In summary, the e-KYC system leveraging blockchain technology presents multiple advantages over traditional KYC methods. The immutable nature of distributed ledger technology enables the establishment of a tamper-proof system that offers increased efficiency, reduced costs, enhanced customer experience, and end-to-end transparency when integrating customer documents into the bank\'s database. By maintaining a common secure database within a blockchain, the proposed system eliminates the need for redundant KYC checks by banks. The proof-of-reputation concept enhances the verification process\'s robustness, ensuring that the data is reliable and trustworthy. The use of smart contracts in e-KYC systems, whether on Ethereum or Hyperledger, provides privacy, anonymity, and security among peers while preserving the customer\'s identity. This project\'s results show that blockchain-based e-KYC systems hold promise as a solution for the current limitations of traditional KYC methods, and financial institutions can adopt them to provide a more secure and efficient customer verification process.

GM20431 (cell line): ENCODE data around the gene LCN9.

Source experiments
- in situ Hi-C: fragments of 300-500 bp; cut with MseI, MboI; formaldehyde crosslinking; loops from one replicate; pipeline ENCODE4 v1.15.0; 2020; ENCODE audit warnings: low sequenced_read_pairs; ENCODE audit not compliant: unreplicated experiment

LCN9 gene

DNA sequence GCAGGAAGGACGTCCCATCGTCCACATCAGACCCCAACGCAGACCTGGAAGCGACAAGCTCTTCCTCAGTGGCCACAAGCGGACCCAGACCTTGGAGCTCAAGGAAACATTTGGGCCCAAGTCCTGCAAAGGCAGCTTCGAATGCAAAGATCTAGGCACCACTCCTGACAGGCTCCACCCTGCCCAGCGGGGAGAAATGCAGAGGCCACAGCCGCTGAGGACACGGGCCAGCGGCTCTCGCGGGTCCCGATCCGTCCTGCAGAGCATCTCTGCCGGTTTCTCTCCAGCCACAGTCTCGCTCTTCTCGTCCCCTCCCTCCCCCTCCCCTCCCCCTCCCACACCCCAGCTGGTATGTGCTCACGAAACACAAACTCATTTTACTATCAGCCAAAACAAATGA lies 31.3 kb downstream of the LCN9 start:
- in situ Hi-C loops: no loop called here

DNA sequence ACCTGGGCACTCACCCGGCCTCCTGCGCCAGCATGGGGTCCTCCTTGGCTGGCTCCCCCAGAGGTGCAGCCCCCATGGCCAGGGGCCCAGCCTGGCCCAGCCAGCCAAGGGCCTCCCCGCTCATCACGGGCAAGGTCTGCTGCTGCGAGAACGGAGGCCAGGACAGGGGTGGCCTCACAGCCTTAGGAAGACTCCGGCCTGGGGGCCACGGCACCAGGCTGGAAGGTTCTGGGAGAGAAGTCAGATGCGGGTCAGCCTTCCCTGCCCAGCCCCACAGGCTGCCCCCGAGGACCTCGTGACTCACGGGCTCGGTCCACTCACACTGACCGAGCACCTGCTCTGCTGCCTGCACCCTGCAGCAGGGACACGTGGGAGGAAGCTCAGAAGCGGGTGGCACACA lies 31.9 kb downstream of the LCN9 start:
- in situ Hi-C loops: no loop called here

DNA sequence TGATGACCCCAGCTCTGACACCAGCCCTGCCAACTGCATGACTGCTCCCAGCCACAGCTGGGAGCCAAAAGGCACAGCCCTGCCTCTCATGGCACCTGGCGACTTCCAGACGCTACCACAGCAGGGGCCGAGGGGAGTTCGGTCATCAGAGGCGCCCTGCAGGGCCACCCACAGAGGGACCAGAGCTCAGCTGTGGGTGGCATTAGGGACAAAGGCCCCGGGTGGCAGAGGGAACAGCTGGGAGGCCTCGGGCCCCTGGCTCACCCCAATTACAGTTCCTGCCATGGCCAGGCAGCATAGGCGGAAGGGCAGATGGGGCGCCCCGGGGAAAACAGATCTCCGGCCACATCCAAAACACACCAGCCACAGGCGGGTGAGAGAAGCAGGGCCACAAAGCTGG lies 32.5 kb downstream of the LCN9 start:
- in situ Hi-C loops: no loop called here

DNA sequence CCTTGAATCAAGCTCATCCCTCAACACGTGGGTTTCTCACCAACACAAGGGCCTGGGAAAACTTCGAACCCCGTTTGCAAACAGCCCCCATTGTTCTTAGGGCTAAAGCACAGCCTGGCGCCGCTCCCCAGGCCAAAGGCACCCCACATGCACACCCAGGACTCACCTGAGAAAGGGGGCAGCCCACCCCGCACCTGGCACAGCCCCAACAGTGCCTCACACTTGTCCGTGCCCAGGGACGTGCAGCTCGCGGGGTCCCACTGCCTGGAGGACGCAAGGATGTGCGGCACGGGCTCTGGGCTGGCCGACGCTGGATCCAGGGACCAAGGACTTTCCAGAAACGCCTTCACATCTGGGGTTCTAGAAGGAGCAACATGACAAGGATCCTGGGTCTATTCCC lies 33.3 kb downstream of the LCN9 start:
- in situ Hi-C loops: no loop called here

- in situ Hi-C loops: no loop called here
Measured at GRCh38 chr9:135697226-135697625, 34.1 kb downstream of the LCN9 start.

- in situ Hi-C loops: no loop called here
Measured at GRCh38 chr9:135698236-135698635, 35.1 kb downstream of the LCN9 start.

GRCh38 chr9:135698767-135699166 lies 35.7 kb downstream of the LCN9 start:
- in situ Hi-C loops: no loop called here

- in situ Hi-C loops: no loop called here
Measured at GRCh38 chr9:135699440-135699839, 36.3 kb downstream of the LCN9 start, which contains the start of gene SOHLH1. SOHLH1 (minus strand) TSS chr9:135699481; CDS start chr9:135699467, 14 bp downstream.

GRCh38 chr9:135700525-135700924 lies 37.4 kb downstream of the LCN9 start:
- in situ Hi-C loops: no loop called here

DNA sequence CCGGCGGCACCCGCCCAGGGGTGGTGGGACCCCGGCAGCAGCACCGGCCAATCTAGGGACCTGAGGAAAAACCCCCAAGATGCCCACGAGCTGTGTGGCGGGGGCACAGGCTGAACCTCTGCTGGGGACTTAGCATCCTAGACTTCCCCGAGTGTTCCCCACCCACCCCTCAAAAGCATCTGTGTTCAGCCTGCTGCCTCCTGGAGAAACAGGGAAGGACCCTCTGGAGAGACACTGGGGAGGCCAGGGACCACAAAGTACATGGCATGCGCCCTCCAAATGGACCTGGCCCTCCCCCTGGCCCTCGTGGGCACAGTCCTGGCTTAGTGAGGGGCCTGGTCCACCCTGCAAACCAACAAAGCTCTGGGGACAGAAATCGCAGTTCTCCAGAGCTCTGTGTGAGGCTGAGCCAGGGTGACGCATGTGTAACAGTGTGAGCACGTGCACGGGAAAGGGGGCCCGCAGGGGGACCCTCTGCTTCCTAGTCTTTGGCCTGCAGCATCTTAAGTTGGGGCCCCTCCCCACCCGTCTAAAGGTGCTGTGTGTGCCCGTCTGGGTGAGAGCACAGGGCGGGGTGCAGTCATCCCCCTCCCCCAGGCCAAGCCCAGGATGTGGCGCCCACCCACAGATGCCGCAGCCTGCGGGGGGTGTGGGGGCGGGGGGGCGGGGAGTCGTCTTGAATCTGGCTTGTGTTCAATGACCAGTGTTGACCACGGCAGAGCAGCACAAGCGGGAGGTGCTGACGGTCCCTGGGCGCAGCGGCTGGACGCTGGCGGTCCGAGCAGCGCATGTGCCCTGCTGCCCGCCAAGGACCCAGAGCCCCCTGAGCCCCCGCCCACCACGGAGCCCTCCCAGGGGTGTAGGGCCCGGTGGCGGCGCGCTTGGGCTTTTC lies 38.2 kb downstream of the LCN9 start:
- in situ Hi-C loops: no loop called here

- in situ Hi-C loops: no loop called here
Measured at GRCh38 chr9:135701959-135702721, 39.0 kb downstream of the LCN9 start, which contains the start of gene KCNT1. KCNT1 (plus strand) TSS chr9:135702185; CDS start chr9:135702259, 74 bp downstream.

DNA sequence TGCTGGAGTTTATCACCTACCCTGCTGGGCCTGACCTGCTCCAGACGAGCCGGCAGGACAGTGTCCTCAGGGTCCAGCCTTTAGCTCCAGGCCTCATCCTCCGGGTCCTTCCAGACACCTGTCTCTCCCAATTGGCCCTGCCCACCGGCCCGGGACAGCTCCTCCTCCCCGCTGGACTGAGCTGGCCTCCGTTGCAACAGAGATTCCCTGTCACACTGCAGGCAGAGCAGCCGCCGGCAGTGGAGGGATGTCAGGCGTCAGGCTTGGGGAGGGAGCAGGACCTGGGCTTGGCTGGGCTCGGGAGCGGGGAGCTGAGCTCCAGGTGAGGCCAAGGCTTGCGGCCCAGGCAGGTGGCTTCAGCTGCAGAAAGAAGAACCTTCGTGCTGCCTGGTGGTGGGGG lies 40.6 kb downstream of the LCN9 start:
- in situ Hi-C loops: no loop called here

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Copyright © 2023 Soham Chakraborty, Akhil Boddul, Vivek Patil, Ganesh Raje, Prof. Ujwala Gaikwad. This is an open access article distributed under the Creative Commons Attribution License, which permits unrestricted use, distribution, and reproduction in any medium, provided the original work is properly cited.